Global and Regional Multistakeholder Institutions (GREMLIN)

Understanding the impact of multistakeholderism on global and regional governance

The evolution of global governance mechanisms reveals a number of responses from both state-based and new forms of actors. On the one hand, non-state actors (stakeholders) claim that they should be involved in global governance structures to provide legitimate and effective management of global public goods, and on the other hand, traditional governance mechanisms (states) claim to be more effective and efficient in representing their citizens' interests. Multistakeholderism, an emergent element of the discourse surrounding global governance institutions, attempts to bridge the gap between these old and new forms of actors, namely private interests, state actors and (transnational) civil society.

The GREMLIN project on understanding the impact of multistakeholderism on global and regional governance (GREMLIN: Global and REgional MuLtistakeholder INstitutions) proposes to compare two different policy areas in the broad field of global public goods provision where multistakeholderism has become a defining norm: trade and internet governance.

In the initial phase of the project, a joint theoretical framework will be established. The investigation will focus on questions of effectiveness and legitimacy of a multistakeholder process, as well as the interplay between regional and global processes, asking ‘under which conditions does multistakeholderism improve the outcome of regional and global policy processes?’ The purpose is to develop an analytical framework that will ‘unpack’ the contested and vague application of multistakeholderism in both theoretical debates and practical application.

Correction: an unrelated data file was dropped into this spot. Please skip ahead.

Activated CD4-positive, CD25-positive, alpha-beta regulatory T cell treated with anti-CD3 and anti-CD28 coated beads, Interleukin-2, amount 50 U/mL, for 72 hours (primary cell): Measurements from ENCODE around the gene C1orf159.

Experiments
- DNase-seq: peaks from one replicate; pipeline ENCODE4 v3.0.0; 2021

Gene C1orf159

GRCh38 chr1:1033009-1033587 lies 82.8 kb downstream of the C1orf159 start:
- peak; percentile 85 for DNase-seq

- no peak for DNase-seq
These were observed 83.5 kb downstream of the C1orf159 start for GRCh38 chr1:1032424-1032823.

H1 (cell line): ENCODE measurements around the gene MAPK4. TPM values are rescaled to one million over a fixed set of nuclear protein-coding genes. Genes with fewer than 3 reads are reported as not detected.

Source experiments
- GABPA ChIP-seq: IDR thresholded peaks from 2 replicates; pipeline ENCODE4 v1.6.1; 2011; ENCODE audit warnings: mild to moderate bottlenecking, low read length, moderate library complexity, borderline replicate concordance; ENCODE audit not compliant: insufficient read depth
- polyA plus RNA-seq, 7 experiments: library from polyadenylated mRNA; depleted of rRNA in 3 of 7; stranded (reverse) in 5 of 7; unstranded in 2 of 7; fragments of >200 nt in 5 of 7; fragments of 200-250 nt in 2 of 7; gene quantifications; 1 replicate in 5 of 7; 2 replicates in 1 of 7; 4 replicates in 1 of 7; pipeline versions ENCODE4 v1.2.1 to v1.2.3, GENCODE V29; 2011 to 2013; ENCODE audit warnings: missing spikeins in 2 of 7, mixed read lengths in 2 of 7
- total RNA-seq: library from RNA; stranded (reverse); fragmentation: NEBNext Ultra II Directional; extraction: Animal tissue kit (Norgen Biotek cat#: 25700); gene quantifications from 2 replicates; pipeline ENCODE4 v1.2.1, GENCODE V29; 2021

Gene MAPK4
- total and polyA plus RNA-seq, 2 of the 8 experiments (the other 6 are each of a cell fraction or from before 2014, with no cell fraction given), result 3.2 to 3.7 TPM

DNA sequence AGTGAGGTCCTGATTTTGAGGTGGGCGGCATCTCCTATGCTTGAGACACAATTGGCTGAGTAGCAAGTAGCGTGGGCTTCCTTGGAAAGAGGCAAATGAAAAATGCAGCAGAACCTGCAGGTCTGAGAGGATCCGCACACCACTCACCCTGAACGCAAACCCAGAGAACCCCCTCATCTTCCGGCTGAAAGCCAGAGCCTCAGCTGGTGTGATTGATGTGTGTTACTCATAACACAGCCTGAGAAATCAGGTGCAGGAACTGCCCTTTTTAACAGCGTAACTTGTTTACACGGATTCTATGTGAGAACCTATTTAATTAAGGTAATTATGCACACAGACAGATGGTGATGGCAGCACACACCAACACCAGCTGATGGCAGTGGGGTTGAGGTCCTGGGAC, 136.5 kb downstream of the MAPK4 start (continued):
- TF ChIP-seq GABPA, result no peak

Subsequently, the project will proceed to analyzing two empirical areas where multistakeholderism has emerged as an important governance component already since the early 2000s and has accelerated in recent years: trade and internet governance. Internet and trade governance make interesting cases for comparison as they have not only similarities but also some key differences. While trade is a ‘traditional’ policy area where governance builds on existing institutions (path-dependencies), ‘internet’ is a new policy area which allows for more flexibility in governance. Also, the nature and number of actors involved in (regional) multistakeholder mechanisms, as well as procedural and organisational issues seem to differ. Thus, not only are these areas important in and of themselves, but also comparison of the two policy fields will offer valuable insights for refining theoretical thinking on multistakeholderism. To provide the project with an initial focus, we will concentrate on the role of the European Union (EU), one of the architects of the new global institutional framework.

The main output of the project will consist of two PhD dissertations – one on internet governance and one on trade governance. The dissertations will be developed under close supervision of Prof. Dr. Jamal Shahin (Vrije Universiteit Brussel, Institute for European Studies) and Prof. Dr. Jan Orbie (Centre for EU Studies, Ghent University).

For more information on multistakeholderism in internet governance, please contact Austin Ruckstuhl.

For more information on multistakeholderism in trade governance, please contact Diana Potjomkina.